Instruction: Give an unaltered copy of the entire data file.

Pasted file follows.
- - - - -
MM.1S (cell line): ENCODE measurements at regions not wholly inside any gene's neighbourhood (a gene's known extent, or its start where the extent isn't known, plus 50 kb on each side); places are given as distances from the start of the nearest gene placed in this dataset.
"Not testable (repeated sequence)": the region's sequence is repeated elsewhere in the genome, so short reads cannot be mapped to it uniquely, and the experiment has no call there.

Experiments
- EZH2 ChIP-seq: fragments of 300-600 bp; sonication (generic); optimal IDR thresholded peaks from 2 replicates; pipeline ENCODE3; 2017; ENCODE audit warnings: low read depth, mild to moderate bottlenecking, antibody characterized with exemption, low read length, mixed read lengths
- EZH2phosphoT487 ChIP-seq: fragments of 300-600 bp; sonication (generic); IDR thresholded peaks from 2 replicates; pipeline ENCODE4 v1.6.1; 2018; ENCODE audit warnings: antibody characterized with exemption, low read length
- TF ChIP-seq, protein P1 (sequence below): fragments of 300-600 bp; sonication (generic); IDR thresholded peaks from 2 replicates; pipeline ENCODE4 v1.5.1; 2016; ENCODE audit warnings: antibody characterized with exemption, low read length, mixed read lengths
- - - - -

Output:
MM.1S (cell line): ENCODE measurements at regions not wholly inside any gene's neighbourhood (a gene's known extent, or its start where the extent isn't known, plus 50 kb on each side); places are given as distances from the start of the nearest gene placed in this dataset.
"Not testable (repeated sequence)": the region's sequence is repeated elsewhere in the genome, so short reads cannot be mapped to it uniquely, and the experiment has no call there.

Experiments
- EZH2 ChIP-seq: fragments of 300-600 bp; sonication (generic); optimal IDR thresholded peaks from 2 replicates; pipeline ENCODE3; 2017; ENCODE audit warnings: low read depth, mild to moderate bottlenecking, antibody characterized with exemption, low read length, mixed read lengths
- EZH2phosphoT487 ChIP-seq: fragments of 300-600 bp; sonication (generic); IDR thresholded peaks from 2 replicates; pipeline ENCODE4 v1.6.1; 2018; ENCODE audit warnings: antibody characterized with exemption, low read length
- TF ChIP-seq, protein P1 (sequence below): fragments of 300-600 bp; sonication (generic); IDR thresholded peaks from 2 replicates; pipeline ENCODE4 v1.5.1; 2016; ENCODE audit warnings: antibody characterized with exemption, low read length, mixed read lengths